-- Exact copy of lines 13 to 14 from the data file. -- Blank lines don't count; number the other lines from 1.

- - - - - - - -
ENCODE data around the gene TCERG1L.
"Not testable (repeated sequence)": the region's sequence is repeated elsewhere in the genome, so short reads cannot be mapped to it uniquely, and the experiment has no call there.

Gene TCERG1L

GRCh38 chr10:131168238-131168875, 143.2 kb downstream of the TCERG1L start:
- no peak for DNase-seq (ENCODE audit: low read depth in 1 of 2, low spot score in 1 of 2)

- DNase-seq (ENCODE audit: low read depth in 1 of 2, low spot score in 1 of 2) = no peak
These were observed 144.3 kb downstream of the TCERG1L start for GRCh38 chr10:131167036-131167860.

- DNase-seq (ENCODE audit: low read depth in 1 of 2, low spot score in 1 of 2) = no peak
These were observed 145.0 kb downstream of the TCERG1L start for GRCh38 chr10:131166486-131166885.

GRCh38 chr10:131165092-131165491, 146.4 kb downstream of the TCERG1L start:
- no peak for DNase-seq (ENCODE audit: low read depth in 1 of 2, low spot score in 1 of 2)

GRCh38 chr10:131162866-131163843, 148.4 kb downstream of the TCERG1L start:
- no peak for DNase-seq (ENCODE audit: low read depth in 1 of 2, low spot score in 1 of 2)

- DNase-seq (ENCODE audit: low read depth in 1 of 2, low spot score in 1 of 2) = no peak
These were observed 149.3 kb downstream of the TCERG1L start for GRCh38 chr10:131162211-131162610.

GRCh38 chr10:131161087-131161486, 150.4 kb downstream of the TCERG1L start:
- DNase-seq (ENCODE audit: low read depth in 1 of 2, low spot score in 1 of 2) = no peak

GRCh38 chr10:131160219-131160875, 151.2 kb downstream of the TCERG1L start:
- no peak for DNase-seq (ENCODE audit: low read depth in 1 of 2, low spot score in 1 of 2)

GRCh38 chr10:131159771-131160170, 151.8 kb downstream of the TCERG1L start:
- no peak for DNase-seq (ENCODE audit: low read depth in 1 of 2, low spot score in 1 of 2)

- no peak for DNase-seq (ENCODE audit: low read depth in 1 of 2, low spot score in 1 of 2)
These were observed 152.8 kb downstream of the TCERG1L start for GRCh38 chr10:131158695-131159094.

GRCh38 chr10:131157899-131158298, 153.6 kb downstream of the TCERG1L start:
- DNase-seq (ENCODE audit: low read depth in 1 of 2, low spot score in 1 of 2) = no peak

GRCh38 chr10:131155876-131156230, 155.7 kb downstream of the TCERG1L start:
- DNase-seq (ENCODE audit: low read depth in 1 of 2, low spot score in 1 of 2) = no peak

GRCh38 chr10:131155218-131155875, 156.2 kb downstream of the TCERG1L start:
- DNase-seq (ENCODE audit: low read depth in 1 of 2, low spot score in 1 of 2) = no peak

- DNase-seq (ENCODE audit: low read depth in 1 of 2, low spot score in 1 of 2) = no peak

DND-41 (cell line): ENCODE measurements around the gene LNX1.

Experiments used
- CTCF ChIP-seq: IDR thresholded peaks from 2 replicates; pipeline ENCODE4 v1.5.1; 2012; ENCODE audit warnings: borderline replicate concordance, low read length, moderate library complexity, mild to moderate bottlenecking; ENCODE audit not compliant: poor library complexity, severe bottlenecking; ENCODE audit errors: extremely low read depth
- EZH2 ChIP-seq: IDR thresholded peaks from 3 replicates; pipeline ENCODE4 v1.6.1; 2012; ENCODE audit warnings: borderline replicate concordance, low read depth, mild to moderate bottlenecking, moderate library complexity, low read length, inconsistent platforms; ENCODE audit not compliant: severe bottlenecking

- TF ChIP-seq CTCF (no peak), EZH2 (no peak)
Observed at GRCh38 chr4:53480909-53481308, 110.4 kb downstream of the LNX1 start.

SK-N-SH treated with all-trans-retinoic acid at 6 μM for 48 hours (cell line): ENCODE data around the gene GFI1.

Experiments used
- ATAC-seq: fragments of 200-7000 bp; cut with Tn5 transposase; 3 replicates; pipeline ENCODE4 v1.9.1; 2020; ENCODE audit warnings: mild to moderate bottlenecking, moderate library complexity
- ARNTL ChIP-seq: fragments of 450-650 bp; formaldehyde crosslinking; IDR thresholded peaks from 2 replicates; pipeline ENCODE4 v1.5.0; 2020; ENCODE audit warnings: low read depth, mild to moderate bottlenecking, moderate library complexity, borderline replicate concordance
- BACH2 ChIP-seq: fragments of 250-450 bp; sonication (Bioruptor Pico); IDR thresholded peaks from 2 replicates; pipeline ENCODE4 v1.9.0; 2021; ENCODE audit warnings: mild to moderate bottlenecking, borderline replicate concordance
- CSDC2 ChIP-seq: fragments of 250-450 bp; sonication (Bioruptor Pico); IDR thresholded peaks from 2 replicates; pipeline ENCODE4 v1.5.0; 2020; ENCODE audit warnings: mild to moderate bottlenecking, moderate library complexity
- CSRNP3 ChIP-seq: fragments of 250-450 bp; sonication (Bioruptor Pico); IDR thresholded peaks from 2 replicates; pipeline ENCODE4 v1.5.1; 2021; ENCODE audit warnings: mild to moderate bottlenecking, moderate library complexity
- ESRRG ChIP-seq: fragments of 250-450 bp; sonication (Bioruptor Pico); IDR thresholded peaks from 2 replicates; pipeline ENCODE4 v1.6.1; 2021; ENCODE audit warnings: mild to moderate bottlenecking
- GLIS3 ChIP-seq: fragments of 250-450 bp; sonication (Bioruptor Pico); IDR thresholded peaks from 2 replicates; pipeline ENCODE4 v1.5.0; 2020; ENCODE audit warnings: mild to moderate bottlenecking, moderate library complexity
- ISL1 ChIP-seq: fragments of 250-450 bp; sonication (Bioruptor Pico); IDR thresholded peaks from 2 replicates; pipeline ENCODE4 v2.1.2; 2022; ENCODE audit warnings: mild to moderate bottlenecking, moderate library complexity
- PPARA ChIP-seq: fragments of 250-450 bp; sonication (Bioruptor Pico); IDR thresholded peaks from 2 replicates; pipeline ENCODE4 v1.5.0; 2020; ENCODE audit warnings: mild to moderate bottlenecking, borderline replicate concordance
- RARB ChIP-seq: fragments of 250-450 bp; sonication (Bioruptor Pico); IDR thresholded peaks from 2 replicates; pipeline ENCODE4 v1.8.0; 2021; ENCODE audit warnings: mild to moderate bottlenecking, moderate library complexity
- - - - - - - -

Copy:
- no peak for DNase-seq (ENCODE audit: low read depth in 1 of 2, low spot score in 1 of 2)

- DNase-seq (ENCODE audit: low read depth in 1 of 2, low spot score in 1 of 2) = no peak